Coupling between acoustic waves and flames has become a central issue in the development of many modern combustion systems. This course presents the theoretical background needed to tackle such problems.
From Monday 27 May, 2019 to Friday 21 June, 2019. Register here.
Price: students : 300 € – Cerfacs shareholders : 360 € – others : 504 € (TTC)
Coupling between acoustic waves and flames has become a central issue in the development of many modern combustion systems because of both environmental issues (noise) and the destructive interactions which acoustics can generate in combustors. Numerical tools are essential in many flames/acoustics studies but a theoretical background in acoustics and especially in acoustics for reacting flows is mandatory to tackle such problems.
This online training course presents the fundamental concepts of thermo-acoustic instabilities. The course content is divided in 3 consecutive weeks:
- week 1: introduction of the phenomena
- week 2: laws of 1D acoustic in tubes
- week 3: interaction between a flame and acoustic
An interactive live conference will close the session and will deal with an application case where you will try to predict the stability of a system. This conference will be held during week 4.
At the end of this training, you will be able to:
- explain the origin of thermo-acoustic instabilities in a combustor,
- evaluate the natural frequency of a combustor,
- make recommendations to make an unstable system become stable.
This is a fully online training session. It is divided into 4 consecutive weeks, based on learning activities delivered each week.
- Week 1 to week 3 require around 2 hours of work per week. Learning activities are released on Monday of each week and you have 7 days to complete each week's activities. The 2 hours of work can be distributed over the week, depending on your schedule.
- A 1 hour live interactive session will hold during week 4. This live session will deal with an applicative case. This live session will also be recorded.
- Last week is dedicated to revising and a final exam, leading to a certificate of learning.
Our pedagogical principles
All our learning sessions are built upon evidence-based principles from cognitive psychology and learning research:
- concepts first: the course is focused on conceptual understanding of the meaning of equations and how they apply in practical cases (Van Heuvelen, 1991).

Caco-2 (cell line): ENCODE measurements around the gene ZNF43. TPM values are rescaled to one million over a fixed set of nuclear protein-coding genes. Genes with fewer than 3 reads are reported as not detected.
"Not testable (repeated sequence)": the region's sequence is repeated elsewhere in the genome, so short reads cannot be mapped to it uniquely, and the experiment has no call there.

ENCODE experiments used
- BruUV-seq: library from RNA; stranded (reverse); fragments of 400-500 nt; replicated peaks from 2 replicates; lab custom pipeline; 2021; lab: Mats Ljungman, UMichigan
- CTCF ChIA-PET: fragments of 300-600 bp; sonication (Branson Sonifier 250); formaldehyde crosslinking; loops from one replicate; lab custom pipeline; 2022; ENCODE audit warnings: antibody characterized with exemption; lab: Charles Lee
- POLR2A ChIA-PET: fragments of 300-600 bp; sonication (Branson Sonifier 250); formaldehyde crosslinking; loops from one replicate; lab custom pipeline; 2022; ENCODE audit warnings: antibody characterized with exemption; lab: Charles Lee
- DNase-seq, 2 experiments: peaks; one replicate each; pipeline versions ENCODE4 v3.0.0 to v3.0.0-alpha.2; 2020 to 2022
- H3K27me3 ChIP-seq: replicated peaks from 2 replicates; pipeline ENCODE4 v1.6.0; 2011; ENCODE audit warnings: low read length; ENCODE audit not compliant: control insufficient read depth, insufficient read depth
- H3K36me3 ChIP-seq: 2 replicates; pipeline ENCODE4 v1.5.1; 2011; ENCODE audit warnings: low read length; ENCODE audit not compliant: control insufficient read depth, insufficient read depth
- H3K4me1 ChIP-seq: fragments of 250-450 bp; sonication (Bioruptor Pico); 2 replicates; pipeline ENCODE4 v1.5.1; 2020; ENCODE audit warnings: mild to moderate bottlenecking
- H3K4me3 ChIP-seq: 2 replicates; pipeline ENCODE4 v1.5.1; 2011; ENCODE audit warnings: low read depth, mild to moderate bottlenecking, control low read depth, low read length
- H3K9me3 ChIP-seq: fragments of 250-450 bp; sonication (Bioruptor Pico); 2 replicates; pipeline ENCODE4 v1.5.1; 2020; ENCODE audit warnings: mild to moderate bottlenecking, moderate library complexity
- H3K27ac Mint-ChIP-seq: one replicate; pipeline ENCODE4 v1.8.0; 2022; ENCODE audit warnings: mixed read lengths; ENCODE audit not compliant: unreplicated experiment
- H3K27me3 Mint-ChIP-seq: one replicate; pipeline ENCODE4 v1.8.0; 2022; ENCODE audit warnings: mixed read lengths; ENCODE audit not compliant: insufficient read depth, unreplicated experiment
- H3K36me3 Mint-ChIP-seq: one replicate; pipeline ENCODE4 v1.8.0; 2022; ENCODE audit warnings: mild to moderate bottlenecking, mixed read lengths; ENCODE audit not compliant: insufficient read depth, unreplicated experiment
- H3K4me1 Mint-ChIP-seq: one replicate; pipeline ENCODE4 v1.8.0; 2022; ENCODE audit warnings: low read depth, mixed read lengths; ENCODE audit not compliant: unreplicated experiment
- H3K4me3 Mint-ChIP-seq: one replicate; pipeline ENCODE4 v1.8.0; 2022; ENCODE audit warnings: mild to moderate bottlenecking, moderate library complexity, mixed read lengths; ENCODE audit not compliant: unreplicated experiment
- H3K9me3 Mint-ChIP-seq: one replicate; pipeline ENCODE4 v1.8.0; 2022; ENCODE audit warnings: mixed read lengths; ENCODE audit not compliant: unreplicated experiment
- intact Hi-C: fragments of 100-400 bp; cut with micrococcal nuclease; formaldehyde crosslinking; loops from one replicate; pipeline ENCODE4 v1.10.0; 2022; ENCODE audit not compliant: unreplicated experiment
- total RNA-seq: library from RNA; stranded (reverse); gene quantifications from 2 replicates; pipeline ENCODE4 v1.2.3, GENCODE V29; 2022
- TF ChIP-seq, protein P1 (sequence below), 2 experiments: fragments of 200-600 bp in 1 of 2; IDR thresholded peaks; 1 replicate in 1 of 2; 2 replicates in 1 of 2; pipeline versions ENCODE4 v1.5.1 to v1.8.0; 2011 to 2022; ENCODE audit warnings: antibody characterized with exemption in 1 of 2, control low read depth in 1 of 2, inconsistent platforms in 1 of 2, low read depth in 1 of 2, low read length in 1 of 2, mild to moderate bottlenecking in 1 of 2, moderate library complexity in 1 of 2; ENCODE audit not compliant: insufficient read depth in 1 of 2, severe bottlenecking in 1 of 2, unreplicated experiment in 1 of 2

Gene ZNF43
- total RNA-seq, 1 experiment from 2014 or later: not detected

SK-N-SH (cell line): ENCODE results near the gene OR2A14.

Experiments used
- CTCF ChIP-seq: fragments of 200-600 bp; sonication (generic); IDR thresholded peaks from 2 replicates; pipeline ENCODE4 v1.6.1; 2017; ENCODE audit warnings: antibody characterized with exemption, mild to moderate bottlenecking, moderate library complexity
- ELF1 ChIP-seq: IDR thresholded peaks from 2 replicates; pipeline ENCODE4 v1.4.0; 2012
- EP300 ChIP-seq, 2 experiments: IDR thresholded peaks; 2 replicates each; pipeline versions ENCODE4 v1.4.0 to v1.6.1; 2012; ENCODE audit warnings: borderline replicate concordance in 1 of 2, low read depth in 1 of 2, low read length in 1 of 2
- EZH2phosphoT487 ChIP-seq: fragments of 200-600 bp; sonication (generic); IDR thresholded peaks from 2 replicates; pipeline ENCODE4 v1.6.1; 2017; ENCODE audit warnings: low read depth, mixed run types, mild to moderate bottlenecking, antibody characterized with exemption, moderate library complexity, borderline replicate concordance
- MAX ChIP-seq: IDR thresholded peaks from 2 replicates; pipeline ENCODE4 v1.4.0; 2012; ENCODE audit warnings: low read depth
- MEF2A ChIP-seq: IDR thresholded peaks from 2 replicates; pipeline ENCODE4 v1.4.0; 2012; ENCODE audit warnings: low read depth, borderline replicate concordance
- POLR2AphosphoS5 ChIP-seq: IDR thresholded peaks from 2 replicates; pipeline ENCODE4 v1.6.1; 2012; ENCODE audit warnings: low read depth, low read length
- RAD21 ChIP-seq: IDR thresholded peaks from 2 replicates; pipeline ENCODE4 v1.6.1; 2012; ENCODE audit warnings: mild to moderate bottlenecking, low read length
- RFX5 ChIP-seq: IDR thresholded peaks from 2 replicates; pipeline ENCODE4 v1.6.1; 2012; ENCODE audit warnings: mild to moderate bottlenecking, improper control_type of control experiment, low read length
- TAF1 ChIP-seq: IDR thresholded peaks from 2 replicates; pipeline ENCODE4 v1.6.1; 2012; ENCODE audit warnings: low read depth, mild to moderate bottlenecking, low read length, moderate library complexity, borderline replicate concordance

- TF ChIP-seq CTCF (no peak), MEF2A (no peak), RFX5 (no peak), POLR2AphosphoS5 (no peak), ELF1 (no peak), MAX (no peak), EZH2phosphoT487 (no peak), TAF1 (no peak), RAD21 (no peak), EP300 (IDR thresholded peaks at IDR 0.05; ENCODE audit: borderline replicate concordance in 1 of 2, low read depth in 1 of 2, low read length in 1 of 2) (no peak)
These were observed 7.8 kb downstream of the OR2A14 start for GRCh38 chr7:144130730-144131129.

- active learning: the course is organized around activities especially designed to make participants interact between each other, involving a deep processing of the scientific content previously shown in short videos (Salmon, 2013).
- long-term retention and transfer: because you need to apply what you will learn during this session in the future and in various contexts, our courses are designed using the 10 laboratory-tested principles drawn from cognitive psychology (Halpern and Hakel, 2003).
Be prepared to be engaged and to interact with a community sharing a common goal: learning the scientific content of this course.
While this course is not focused on mathematical aspects, you need to have a clear understanding of Navier Stokes equations and a background in mathematical analysis, in particular with complex number notation.
This course is designed by a group composed of expert researchers from the field supervised by an expert researcher in active online learning.
Dr. Thierry Poinsot
Thierry is research director at CNRS, working at the Institute of Fluid Mechanics of Toulouse and scientific advisor at CERFACS Toulouse. His topics of research cover both theoretical and numerical aspect of combustion. He is one of the two authors of the famous book Theoretical and Numerical Combustion.
Dr. Corentin Lapeyre
Corentin Lapeyre is senior scientist at CERFACS. His phD was on numerical study of flame stability, stabilization and noise in a swirl-stabilized combustor under choked conditions.
Dr. J-F. Parmentier
After getting his PhD in Fluid Mechanics working on modeling of two-phase gas-particle flows, he worked for a few years on thermo-acoustic instabilities in annular combustion chambers. Since 2014 he has oriented his research specifically on learning and teaching science using active learning methods.
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